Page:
The turkey you put on your plate this Thanksgiving is much different — and larger — than ones eaten in the 1800s (no, the Pilgrims didn't eat turkey), according to a new study by researchers at the Smithsonian Institution.
"Ancient turkeys weren't your Butterball," says Rob Fleischer, of the Smithsonian's Conservation Biology Institute. "On average, the domestic turkey has doubled in size over the last 70 years."
Domestic turkeys aren't even all that similar to today's wild turkeys: They've been selectively bred so much that they are now genetically different, he says.
"They're at least as different, if not more so, than different dog breeds," he says. "They're not different species, but they're different."
Fleischer and his team are still trying to determine the exact function of the differing genes, but in chickens, similar genes contribute to the size and speed of growth of the bird.
Of the estimated 45 million turkeys Americans eat every Thanksgiving, the Smithsonian notes that the vast majority of them are descendants of Mexican turkeys, where scientists believe they were first domesticated by natives more than 2,000 years ago. According to the U.S. Department of Agriculture, the average domestic turkey is about 29 pounds today, compared to 13 pounds in 1929.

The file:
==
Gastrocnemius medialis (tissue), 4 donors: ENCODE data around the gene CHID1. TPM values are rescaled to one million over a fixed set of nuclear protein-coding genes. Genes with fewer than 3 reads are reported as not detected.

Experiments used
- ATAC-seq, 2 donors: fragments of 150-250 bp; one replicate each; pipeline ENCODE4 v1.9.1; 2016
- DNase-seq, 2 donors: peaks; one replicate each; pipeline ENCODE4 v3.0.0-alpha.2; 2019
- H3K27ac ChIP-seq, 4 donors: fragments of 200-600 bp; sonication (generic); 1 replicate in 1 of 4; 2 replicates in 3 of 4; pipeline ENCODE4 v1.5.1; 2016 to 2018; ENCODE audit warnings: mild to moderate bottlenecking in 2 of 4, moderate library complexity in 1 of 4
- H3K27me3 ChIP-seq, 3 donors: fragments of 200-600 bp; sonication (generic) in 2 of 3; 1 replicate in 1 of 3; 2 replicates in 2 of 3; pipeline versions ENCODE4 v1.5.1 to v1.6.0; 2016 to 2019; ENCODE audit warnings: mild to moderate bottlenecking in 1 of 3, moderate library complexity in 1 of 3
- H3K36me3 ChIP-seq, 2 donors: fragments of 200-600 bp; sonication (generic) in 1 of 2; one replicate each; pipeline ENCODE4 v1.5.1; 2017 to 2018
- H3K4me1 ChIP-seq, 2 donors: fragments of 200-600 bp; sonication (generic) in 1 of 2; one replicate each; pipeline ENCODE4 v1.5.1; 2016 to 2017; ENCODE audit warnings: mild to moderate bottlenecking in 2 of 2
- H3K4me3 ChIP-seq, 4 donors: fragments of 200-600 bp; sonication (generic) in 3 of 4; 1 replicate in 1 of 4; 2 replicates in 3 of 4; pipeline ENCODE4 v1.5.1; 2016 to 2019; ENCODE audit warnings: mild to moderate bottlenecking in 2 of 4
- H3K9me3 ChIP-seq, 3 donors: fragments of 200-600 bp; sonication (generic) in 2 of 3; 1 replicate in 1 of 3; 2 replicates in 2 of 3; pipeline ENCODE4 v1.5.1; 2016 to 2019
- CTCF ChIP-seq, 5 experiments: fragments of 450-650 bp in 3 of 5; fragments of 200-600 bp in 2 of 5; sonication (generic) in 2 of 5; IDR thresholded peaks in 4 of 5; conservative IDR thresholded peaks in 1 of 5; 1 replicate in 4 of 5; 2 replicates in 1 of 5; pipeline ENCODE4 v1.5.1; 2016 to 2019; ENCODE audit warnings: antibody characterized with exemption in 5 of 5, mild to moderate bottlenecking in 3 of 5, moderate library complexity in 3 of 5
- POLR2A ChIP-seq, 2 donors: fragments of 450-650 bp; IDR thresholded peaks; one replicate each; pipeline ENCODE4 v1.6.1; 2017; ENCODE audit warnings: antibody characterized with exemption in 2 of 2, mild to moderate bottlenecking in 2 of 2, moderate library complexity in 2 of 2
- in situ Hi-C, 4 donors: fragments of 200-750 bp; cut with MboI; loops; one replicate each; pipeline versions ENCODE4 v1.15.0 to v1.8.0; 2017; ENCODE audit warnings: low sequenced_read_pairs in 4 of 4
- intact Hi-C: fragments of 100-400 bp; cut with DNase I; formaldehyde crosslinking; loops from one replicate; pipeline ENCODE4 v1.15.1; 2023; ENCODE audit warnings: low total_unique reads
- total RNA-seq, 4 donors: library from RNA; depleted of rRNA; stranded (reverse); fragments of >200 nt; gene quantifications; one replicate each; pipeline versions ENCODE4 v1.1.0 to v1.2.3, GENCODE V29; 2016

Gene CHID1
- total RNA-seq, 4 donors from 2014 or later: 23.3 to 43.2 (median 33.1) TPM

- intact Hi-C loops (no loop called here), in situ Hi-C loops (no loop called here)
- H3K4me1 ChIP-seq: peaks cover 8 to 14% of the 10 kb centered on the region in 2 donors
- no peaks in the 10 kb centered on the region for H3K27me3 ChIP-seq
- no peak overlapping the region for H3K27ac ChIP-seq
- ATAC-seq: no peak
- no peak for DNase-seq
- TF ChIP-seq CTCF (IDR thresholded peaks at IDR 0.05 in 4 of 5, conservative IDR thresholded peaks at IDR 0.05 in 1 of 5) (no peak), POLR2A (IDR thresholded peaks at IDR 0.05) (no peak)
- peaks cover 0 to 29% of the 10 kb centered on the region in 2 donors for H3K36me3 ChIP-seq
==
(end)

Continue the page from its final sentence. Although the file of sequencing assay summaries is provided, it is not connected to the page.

Modern domesticated turkeys have even less in common with those ancestors than they do with modern wild turkeys. Today's Thanksgiving turkeys are more susceptible to infectious disease because they lack genetic diversity, Fleischer says.
But the discovery could also give breeders the chance to reintroduce some desirable characteristics from wild turkeys back into the domestic stock.
"If there are specific traits we like in wild turkeys that aren't in domestic turkeys, we can breed them with the wild stock," Fleischer says. The team hasn't yet been able to analyze what the differing genes control, but genes that encourage breast growth or increased activity levels could lead to a better tasting, larger bird. "We've found whole regions of chromosomes that are different," he adds.
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Jason Koebler is a science and technology reporter for U.S. News & World Report. You can follow him on Twitter or reach him at email@example.com.